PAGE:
Sex abuse cases that have plagued the nation for decades are still very much a part of our landscape. There was the explosive 2018 case of Larry Nasser, the lead physician of the women’s USA Gymnastics team, who was sentenced to the equivalent of life in prison for sexual assault after the jury heard stunning testimony from more than 150 of his young victims. And, unfortunately, more sex abuse cases involving athletes and college campuses continue to surface each day.
Still ongoing is the revelation of rampant sexual abuse cases in the Boy Scouts of America; at least 12,000 children were allegedly abused during a 72-year period. Investigators suspect thousands of more cases went unreported.
Perhaps the most staggering case of sexually abused victims comes from the Catholic church. Catholic dioceses worldwide were revealed to be perpetuating and covering up allegedly tens of thousands of sex abuse cases wherein children were sexually assaulted by trusted clergy and other church leaders. In 2019 alone, the number of allegations more than quadrupled than the previous five years. Ever since the scandal took off in 2002, a yearly audit has been performed at almost 200 dioceses across the U.S.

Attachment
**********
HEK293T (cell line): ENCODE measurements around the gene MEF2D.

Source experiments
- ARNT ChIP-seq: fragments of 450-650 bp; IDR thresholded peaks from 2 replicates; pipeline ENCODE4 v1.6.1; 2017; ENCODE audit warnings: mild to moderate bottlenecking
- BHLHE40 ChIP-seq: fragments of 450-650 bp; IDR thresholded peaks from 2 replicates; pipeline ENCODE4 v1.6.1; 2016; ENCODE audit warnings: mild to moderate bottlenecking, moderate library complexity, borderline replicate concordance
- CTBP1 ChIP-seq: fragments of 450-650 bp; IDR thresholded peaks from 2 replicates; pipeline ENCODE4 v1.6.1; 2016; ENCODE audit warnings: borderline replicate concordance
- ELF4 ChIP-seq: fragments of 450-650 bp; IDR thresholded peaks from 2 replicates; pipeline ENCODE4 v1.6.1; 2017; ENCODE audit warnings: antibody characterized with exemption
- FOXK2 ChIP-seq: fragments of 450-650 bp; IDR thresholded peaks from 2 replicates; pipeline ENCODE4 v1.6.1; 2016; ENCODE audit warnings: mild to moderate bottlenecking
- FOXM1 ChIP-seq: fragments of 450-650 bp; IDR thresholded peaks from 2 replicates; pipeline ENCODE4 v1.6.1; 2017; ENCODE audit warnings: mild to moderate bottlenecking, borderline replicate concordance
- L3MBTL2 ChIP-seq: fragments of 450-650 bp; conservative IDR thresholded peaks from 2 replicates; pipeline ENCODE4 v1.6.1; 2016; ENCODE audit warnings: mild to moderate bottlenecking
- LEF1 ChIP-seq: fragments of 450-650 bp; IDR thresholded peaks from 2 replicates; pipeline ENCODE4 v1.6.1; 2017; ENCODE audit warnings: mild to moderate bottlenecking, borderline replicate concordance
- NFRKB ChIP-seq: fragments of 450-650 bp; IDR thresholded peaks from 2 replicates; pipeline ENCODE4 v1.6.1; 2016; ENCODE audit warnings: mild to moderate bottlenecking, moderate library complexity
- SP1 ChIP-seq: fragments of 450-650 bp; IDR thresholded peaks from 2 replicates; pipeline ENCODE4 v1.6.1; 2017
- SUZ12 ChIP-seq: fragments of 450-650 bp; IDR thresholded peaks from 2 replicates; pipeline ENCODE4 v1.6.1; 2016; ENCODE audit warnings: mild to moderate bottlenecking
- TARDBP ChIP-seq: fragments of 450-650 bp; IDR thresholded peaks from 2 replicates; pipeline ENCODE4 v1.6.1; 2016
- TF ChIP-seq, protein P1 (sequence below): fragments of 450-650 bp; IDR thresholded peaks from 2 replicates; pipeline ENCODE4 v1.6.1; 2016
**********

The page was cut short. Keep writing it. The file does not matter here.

New legislation has been passed or at least proposed to reduce child sex abuse. Multiple states have recently passed laws doing away with or reducing the statute of limitations for reporting sexual abuse and increasing the maximum age a victim can be to bring a suit. “Look-back windows” have been enacted in many states allowing victims to open previously unresolved cases and bring forth new ones no matter how long ago the incident took place. But the justice system still has a long way to go in eradicating this shameful part of American history.
And let’s not forget the victims of workplace sexual harassment. Despite the rise of 2017’s powerful #MeToo movement and multiple state and federal laws prohibiting sexual harassment and discrimination, it is still very much a reality for thousands of employees, especially women. Current statistics reveal that 21 percent of Americans have experienced sexual harassment at work, and 81 percent of sexual harassment victims are women. Some of the most vulnerable are healthcare professionals and hotel workers.
Learn more from our affiliates about sex abuse cases happening around the U.S. and the various legal options available for survivors